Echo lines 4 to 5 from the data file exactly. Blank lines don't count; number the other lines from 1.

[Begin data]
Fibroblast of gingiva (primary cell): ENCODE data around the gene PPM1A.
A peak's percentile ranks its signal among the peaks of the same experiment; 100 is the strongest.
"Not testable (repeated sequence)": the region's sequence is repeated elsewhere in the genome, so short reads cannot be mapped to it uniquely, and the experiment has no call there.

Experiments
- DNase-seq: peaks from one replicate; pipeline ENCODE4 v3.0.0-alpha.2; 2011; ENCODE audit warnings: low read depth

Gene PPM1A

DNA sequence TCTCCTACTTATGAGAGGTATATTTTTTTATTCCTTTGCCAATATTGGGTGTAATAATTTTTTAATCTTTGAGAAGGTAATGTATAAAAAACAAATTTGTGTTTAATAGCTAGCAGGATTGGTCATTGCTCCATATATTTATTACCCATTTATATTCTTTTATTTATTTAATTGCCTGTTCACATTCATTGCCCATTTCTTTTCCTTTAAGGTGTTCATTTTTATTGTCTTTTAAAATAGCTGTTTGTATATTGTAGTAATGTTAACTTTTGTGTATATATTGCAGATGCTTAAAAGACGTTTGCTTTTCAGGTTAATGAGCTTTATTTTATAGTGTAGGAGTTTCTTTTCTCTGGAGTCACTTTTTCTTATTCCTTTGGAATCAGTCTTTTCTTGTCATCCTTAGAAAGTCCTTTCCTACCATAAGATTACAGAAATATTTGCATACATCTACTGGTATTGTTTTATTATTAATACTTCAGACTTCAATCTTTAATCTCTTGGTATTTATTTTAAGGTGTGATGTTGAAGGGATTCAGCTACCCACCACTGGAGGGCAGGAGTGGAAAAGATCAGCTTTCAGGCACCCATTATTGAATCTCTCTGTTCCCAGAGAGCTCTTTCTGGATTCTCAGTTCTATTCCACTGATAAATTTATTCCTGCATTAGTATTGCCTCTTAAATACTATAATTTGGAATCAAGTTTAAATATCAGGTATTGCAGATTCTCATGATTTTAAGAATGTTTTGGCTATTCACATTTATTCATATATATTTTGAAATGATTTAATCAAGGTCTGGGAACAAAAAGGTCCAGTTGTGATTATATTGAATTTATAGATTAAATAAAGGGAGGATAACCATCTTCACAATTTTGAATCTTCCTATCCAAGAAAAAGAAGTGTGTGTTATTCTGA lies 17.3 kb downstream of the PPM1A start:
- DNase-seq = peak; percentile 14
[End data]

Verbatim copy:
Experiments
- DNase-seq: peaks from one replicate; pipeline ENCODE4 v3.0.0-alpha.2; 2011; ENCODE audit warnings: low read depth